Senators Kerry and McCain Introduce Digital Privacy Bill; Consumer Groups Reject It as Too Weak

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Online privacy is a hot topic and on everyone's lips these days, but until today, little had been done about it at the federal legislative level. That changed today when two U.S. senators from different parties, Senator John Kerry (D-MA) and Senator John McCain (R-AZ), introduced an online privacy bill that seeks to “strike a balance between protecting the personal information of Web users and the needs of businesses to conduct electronic commerce,” said the AFP news service.

Good news for consumers who value privacy? Maybe, but digital privacy rights activists are less than thrilled with the bill, which they believe to be weak, partly because it puts the onus on the consumer, leaves too many loopholes open and doesn't allow for consumer redress of violations.

Senators Kerry and McCain said the bipartisan legislation would require companies gathering data to allow a consumer to “opt-out” of having their information collected (as opposed to the stronger tactic of making customers who wish for their information to be shared to “opt in.”)

“Protecting Americans' personal, private information is vital to making the Information Age everything it should be,” said Senator Kerry.

Kerry, who chairs the Senate Subcommittee on Communications, Technology, and the Internet, said, “Americans have a right to decide how their information is collected, used, and distributed and businesses deserve the certainty that comes with clear guidelines.”

The legislation, called the Commercial Privacy Bill of Rights Act of 2011 “makes fair information practices the rules of the road, gives Americans the assurance that their personal information is secure, and allows our information driven economy to continue to thrive in today's global market,” said Senator Kerry.

Senator McCain, for his part, said “consumers want to shop, browse and share information in an environment that is respectful of their personal information.”

“Our legislation sets forth a framework for companies to create such an environment and allows businesses to continue to market and advertise to all consumers, including potential customers,” said McCain.

“However, the bill does not allow for the collection and sharing of private data by businesses that have no relationship to the consumer for purposes other than advertising and marketing,” he said. “It is this practice that American consumers reject as an unreasonable invasion of privacy.”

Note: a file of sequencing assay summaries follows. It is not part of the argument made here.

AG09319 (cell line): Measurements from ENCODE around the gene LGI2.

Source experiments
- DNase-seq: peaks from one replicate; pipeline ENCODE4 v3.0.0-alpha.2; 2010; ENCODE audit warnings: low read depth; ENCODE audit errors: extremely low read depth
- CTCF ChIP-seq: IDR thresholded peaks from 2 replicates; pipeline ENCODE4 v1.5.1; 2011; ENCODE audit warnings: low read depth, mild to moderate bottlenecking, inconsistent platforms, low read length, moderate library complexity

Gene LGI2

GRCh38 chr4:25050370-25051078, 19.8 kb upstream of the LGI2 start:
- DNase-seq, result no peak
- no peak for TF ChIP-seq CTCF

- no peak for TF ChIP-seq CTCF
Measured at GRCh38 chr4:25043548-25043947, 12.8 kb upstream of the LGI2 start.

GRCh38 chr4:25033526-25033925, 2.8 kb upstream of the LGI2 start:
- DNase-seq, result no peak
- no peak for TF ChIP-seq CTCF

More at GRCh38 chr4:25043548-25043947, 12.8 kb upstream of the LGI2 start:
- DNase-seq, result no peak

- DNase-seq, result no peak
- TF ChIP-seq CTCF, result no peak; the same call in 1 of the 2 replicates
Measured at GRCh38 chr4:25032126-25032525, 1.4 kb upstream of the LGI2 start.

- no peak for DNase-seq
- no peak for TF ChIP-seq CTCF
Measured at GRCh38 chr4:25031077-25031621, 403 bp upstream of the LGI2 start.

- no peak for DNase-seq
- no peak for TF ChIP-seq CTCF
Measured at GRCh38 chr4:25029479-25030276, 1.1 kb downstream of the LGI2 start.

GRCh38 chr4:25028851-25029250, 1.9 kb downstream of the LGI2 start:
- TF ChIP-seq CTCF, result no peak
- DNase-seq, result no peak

The bill would direct state attorney generals and the Federal Trade Commission (FTC) to enforce its provisions and put a cap on fines for violations.

While digital privacy groups have welcomed the sentiment behind the bill, they are criticizing it for not going far enough.

“This is an important step toward the enactment of a comprehensive privacy law for this country,” said Justin Brookman, director of the Center for Democracy & Technology's Consumer Privacy Project. “With the proliferation of tracking technologies in recent years, consumers need basic protections to allow them to see how their data is being used, and to give them control over their own information,” Brookman said.

A coalition of consumer groups and privacy advocates welcomed the bipartisan effort but said in a letter to the senators that the legislation needs to be “significantly strengthened if it is to effectively protect consumer privacy rights in today's digital marketplace.”

“Consumers need strong baseline safeguards to protect them from the sophisticated data profiling and targeting practices that are now rampant online and with mobile devices,” they said.

“We cannot support the bill at this time,” said the letter signed by the Center for Digital Democracy, Consumer Action, Consumer Watchdog, Privacy Rights Clearinghouse and Privacy Times.

The consumer advocacy groups object to the preferential treatment given to Facebook and other social networking companies, the fact that the bill will prevent states from enacting stronger data privacy laws, and the fact that it doesn't provide consumers with the right to hold companies that violate their privacy accountable. A full copy of the letter may be found here.


Tracey Schelmetic is a contributing editor for TechZone360. To read more of Tracey's articles, please visit her columnist page.

Edited by Janice McDuffee

TechZone360 Contributor

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